(3.) WhenJacob hath thus describ’d his Son by the brave Measures that he’ll take, he commends the whole Design to the Blessing of God; I have waited for thy Salvation, O Lord.
Some imagine that the good old Patriarch was, at this time, almost spent upon his Deathbed with going so far as he had done; and in these Words he takes breath again: Others think there’s in them the Horror of that Idolatry that he saw the Tribe of Dan would run into. But if you’ll take ’em for a Pause, it’s a Sign, that what he had said of a people getting back their Liberties, was of so much Value with him, that his Soul can rest a while upon it, before he proceeds to the other Blessings.
Or, you may understand it, as several would do, for a personal Wish, Q. D. “Let me turn aside for a Moment from telling what will happen to you, and spend one Thought upon my self. You hear what Issachar will give up, and Dan retrieve; but these things belong to a World I am going from. There’s something nearer me than your prosperity; I have waited for thy Salvation, O Lord.” If you take it thus, it tells us, That for good Men to know that they who come after ’em will be zealous for God, and truly concern’d for the Publick Interest, is One Cordial in a dying Hour; as David saith to Solomon, I go the way of all the Earth; but be thou strong, and show thy self a Man.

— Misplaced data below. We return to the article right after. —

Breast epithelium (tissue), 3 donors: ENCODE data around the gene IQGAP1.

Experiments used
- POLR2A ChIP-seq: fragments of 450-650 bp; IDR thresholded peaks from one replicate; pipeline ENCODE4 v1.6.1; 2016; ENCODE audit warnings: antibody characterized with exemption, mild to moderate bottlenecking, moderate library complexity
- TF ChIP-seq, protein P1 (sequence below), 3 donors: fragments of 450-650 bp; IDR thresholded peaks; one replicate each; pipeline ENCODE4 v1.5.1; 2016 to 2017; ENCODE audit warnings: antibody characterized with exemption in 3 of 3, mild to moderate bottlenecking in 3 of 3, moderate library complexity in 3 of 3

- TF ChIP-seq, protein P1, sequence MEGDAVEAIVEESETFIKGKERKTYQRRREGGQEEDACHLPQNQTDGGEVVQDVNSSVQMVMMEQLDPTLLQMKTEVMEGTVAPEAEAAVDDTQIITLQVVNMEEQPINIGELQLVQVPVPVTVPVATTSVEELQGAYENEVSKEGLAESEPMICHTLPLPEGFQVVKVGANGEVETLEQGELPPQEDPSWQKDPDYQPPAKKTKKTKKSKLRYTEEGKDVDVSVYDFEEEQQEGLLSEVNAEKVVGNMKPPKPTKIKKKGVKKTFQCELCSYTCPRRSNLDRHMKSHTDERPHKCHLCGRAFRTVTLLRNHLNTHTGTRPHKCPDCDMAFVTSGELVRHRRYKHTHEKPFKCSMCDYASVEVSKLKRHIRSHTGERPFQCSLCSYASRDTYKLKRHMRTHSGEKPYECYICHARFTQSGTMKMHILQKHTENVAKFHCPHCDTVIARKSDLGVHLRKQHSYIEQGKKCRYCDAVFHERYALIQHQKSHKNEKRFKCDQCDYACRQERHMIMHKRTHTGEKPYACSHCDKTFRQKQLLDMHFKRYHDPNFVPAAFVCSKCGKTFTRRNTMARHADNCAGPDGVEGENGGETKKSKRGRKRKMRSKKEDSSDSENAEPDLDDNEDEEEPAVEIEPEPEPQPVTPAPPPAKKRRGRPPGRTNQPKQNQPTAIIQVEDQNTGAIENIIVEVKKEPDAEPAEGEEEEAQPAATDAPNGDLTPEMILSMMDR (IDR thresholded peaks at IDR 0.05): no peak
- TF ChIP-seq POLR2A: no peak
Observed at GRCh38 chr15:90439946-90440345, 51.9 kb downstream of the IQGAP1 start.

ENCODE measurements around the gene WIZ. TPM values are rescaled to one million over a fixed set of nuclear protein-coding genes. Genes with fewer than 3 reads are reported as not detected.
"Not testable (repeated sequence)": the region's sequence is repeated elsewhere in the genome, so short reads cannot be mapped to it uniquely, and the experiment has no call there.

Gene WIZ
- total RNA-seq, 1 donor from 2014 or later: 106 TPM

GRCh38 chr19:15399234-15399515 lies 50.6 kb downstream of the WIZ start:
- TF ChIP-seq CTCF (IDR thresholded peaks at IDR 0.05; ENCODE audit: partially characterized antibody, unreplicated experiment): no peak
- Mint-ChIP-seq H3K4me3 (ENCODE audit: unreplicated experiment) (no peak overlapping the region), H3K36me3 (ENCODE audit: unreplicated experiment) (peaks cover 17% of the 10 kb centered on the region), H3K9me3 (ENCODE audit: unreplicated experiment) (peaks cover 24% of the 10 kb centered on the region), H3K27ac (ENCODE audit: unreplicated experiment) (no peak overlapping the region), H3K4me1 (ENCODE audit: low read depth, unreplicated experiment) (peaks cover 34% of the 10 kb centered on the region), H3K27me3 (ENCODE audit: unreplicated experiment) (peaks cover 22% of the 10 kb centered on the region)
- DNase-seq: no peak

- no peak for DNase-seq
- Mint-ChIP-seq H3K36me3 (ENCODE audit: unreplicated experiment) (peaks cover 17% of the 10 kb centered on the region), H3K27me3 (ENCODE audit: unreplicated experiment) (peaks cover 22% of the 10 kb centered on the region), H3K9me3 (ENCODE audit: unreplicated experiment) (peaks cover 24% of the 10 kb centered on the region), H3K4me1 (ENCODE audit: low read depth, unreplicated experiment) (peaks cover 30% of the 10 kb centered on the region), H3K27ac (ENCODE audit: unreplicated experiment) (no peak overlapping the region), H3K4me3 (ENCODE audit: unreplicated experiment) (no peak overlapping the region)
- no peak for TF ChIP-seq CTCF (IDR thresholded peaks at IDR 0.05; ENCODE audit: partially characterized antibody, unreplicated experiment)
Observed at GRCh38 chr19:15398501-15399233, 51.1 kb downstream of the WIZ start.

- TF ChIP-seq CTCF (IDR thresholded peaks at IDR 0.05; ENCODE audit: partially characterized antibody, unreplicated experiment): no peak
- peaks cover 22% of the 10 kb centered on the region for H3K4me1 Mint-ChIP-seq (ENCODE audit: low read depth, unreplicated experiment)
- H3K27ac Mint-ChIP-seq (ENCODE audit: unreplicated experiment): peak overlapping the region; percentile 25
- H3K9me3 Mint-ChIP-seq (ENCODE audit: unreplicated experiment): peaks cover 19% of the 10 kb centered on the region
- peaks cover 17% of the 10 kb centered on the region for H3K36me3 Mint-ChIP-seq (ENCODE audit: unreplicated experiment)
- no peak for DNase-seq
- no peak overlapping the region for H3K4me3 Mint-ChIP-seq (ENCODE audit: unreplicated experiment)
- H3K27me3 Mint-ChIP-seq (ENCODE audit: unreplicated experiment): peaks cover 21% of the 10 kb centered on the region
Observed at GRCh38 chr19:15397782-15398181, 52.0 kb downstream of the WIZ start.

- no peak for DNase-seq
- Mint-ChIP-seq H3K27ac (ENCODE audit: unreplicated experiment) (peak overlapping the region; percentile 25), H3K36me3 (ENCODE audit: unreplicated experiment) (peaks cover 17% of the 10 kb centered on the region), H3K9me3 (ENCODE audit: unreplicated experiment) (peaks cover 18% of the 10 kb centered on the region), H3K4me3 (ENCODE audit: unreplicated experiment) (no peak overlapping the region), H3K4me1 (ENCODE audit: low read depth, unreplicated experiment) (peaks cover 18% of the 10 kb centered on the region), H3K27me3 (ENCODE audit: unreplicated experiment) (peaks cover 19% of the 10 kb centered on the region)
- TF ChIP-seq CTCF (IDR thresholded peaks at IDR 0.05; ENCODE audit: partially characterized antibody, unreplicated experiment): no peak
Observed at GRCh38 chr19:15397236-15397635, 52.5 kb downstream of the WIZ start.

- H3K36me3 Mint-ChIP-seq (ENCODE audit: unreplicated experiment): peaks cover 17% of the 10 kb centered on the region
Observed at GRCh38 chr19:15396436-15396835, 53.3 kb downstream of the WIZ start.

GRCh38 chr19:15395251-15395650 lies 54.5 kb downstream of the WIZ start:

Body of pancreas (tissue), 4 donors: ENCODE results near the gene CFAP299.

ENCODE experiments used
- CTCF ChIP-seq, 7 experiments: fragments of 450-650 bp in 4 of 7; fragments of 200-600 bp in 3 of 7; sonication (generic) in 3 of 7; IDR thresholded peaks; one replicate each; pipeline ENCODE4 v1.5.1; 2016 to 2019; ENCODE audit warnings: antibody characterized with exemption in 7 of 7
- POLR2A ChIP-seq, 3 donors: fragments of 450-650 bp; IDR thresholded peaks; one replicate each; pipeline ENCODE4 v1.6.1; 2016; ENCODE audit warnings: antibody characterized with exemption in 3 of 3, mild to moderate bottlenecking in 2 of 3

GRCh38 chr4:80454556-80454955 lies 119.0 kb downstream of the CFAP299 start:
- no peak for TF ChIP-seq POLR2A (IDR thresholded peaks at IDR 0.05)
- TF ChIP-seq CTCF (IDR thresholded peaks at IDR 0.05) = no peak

But I see no reason why the Salvation that he waited for, may not be connected to the ways that Dan would take in judging his People. And then it includes in it these three things.
1. His hearty Wishes to so good a cause, Q. D. “This will be thy Temper, and my Blessing go along with it. It’s what I think of with Pleasure, and in some of my last Breath commit thee to the Favour of Heaven: The God before whom my Fathers walkt, the Angel that redeem’d me from all Evil, establish the Work of thine Hand.”